“According to New York University professor Clay Shirky, social media is a tool that strengthens the public sphere — and a robust and active public sphere is necessary to increase political freedoms around the world and to create political change,” Himmelfarbd notes:

larryDiamondLarry Diamond, a founder of the liberation-technology program at Stanford University, echoes this sentiment and points toward a highly controlled society — China, where citizens have used microblogging site Weibo to identify corrupt officials — to best understand this phenomenon…For experts like Diamond and Shirky, the Internet’s decentralized architecture, the spread of cell phones, and the sheer popularity of social-network applications have combined to produce a revolution in social activism. Others, however, have taken issue with this. Writer Malcolm Gladwell, for example, has argued in the New Yorker that a crucial distinction exists between traditional activism and its online variant. Social media, he says, is effective at building loosely affiliated networks, which are the opposite in structure and character of effective social-change movements of the past.

“It is too early to tell the outcomes of today’s violent conflicts that are spawning the chorus of calls for more inclusive governments,” he argues. “But this is certain: The public sphere is growing. And in a world where 3 billion people are expected to enter the global middle class over the next two decades and have greater access to technology in their daily lives, the power of technology-enabled citizen networks to pressure governments and large institutions to act is only going to grow — putting new potential to prevent wars and solve humanity’s most pressing problems within reach, if not in our grasp.”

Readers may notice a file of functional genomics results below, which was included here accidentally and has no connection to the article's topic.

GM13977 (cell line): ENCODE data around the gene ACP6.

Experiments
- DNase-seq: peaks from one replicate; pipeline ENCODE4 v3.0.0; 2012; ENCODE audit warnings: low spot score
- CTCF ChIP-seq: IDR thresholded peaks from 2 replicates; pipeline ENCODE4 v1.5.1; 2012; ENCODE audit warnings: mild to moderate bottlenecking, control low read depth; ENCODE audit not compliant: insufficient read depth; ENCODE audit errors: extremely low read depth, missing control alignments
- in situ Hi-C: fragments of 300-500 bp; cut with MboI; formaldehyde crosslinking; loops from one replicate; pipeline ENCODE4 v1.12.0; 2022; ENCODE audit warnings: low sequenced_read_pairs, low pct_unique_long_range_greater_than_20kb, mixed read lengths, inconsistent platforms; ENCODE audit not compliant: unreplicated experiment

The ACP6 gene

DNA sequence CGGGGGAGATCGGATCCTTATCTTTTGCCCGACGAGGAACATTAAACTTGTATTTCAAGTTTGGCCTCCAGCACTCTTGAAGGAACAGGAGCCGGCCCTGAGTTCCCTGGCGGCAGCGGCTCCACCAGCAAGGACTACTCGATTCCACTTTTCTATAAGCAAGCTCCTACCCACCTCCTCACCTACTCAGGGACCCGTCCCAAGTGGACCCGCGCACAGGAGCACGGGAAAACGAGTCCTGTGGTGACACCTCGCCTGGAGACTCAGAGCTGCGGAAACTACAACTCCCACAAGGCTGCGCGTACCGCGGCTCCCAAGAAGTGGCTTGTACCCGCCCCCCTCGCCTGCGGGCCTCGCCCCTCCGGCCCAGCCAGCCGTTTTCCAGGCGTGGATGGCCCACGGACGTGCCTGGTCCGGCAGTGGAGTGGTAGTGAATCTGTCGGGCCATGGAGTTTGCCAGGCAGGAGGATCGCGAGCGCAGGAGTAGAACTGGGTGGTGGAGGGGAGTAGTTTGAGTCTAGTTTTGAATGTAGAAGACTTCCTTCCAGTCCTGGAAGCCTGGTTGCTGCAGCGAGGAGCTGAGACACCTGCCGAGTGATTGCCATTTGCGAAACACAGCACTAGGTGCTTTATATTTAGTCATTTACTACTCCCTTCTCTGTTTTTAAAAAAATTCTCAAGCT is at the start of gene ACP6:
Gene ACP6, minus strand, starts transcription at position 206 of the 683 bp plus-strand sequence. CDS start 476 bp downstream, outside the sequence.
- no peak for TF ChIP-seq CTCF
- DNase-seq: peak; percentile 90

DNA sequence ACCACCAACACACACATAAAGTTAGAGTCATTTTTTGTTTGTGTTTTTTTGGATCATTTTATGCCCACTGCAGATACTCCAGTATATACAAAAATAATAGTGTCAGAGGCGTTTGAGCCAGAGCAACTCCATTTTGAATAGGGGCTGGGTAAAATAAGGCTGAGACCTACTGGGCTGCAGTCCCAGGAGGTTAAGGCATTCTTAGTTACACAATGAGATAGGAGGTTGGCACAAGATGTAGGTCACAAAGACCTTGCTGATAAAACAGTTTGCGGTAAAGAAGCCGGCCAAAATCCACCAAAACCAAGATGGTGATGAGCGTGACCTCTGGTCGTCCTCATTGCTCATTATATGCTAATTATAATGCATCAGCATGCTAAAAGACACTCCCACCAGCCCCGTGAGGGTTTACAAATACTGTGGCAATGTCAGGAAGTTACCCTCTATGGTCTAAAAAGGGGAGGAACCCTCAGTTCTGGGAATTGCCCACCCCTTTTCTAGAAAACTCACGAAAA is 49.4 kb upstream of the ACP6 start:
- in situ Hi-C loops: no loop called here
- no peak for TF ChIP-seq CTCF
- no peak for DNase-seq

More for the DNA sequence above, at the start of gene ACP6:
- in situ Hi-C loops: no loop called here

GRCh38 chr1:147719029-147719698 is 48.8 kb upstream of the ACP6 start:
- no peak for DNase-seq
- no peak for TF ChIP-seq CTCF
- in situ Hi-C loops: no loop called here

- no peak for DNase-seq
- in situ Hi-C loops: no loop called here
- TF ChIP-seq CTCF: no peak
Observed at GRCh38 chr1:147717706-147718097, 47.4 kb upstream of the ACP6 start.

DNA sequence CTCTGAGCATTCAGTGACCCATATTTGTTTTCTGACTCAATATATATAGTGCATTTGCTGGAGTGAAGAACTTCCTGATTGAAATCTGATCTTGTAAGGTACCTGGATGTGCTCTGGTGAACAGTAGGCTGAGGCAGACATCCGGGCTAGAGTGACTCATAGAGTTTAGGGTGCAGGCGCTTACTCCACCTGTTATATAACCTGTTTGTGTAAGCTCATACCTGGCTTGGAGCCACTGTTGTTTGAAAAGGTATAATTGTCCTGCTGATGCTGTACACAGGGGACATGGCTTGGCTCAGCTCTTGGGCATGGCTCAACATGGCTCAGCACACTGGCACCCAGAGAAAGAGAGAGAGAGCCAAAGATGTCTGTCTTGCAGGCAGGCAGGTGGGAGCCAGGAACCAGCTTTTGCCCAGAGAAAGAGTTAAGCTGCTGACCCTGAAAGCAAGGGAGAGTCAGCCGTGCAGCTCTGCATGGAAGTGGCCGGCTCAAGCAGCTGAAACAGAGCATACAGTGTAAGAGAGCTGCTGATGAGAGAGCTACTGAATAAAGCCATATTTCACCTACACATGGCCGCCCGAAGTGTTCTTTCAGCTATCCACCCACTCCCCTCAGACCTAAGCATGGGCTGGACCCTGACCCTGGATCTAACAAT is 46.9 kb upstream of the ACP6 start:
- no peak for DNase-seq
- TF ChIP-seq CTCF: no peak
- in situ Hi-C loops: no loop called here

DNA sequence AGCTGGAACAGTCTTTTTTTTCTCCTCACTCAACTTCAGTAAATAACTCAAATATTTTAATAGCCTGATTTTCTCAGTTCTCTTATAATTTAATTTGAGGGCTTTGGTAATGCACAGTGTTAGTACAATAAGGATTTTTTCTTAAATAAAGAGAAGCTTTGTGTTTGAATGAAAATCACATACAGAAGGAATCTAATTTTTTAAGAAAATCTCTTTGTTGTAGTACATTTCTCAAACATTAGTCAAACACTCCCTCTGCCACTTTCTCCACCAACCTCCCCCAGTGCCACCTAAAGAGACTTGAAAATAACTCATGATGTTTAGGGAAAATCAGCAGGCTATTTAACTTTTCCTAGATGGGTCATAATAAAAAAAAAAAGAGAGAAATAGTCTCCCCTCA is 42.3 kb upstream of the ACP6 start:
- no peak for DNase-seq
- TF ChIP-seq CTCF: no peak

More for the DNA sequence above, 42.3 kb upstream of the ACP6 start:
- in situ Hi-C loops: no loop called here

Pakistan: Resisting Extremism through Media

In some schools of Islam, the artistic portrayal of people and animals is often perceived as idolatrous, or at the very least offensive or sacrilegious. Following the 2001 destruction of the Buddhas of Bamiyan by the Taliban and the 2005 Danish Jyllands-Posten Muhammad cartoon controversy, Pakistan is experiencing a new wave of restrictions on the production of visual arts.

This trend is part of a broader agenda by intolerant and extremist elements in Pakistan to limit freedom of expression and curtail cultural activities, including dance, music, and theater, that they believe offend Islam. Moreover, recent attacks on journalists by extremists not only serve to silence moderate voices but reinforce and propel a conservative ideology. The challenge now is to reclaim the power of images and to assert cartoons as a medium through which artists can convey messages across cultural and linguistic divides.

Resisting Extremism through Media: Claiming a Space for Political Cartoons in Pakistan : watch the discussion on YouTube, above, featuring:

Sabir Nazar (@sabirnazar), Reagan-Fascell Democracy Fellow, National Endowment for Democracy;

with comments by

Brian Joseph (@NEDemocracy), National Endowment for Democracy;

moderated by

Mark Nelson (@CIMA_Media), Center for International Media Assistance.